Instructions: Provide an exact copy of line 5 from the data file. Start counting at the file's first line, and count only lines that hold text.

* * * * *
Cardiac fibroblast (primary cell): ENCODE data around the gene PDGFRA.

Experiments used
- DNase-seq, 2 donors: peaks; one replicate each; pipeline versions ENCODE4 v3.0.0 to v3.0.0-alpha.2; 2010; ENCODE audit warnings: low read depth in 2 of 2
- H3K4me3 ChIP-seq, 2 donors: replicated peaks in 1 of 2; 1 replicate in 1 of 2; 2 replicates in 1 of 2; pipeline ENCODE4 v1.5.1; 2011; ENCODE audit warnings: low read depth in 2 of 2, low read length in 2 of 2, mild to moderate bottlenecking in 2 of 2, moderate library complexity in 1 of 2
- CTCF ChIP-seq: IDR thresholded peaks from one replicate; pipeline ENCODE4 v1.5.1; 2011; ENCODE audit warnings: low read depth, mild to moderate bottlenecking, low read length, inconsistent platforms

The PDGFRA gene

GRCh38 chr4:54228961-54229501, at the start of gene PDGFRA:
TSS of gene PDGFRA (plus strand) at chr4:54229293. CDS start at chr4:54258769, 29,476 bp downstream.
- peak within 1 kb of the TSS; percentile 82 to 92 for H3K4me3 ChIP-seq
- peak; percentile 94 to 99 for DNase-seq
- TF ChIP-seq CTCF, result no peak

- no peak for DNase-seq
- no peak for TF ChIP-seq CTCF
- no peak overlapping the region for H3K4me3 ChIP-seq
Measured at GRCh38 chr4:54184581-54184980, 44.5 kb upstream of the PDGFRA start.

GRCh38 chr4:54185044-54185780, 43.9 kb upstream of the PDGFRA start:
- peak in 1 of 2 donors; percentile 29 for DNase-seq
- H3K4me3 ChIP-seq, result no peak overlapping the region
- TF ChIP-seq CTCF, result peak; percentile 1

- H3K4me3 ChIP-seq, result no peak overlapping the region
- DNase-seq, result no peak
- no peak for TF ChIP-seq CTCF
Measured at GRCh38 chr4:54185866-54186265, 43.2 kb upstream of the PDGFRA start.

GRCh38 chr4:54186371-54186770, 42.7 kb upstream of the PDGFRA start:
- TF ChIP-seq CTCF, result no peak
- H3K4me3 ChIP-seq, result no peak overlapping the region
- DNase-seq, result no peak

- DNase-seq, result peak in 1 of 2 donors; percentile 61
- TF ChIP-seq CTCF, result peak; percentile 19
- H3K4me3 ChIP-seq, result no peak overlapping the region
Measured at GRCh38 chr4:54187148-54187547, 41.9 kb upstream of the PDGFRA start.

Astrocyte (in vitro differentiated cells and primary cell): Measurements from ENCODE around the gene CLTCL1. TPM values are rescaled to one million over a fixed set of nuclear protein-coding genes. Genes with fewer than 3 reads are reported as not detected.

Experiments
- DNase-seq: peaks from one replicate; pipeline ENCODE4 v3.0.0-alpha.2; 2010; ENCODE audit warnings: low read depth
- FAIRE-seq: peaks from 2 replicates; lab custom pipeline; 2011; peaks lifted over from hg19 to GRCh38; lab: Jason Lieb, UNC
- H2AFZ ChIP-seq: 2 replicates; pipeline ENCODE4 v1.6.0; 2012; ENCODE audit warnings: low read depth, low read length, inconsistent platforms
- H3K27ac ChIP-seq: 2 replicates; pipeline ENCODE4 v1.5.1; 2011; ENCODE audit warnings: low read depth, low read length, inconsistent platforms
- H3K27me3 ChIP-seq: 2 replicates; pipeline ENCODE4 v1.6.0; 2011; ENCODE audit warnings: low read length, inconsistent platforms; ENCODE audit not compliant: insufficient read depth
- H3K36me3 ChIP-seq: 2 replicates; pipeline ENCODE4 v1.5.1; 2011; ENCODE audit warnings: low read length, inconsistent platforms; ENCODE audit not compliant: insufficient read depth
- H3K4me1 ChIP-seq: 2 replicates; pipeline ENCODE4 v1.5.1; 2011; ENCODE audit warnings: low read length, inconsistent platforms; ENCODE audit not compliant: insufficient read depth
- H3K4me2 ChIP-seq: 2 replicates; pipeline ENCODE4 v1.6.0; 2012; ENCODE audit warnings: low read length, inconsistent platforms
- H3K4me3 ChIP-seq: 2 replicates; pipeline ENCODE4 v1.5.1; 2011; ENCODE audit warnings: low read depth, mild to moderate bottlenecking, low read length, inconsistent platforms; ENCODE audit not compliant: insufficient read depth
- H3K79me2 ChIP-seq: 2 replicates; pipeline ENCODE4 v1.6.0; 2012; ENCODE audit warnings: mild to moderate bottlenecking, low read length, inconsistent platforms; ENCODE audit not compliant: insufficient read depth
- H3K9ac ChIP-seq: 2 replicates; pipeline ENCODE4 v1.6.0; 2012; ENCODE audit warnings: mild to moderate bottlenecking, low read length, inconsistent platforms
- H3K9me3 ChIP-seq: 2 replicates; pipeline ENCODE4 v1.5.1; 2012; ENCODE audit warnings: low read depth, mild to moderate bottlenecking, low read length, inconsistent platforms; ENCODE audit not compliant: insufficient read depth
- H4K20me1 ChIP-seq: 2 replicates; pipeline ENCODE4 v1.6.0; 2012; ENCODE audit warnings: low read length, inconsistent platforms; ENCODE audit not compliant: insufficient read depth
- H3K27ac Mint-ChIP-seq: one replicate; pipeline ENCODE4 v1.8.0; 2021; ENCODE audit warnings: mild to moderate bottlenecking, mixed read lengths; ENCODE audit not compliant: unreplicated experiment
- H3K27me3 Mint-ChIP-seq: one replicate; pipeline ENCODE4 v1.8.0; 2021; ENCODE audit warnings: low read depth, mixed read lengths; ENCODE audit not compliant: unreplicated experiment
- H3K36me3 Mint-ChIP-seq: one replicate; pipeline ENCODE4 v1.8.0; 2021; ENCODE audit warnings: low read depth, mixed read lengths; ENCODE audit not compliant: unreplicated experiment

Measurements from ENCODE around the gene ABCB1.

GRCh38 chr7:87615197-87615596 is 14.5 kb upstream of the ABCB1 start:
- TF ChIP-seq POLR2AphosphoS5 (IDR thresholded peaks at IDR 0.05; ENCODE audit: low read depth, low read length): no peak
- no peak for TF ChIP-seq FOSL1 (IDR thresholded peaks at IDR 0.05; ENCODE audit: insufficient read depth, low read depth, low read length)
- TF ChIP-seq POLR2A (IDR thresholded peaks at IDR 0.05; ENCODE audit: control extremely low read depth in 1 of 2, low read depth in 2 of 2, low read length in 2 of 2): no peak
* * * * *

- CTCF ChIP-seq: IDR thresholded peaks from one replicate; pipeline ENCODE4 v1.5.1; 2011; ENCODE audit warnings: low read depth, mild to moderate bottlenecking, low read length, inconsistent platforms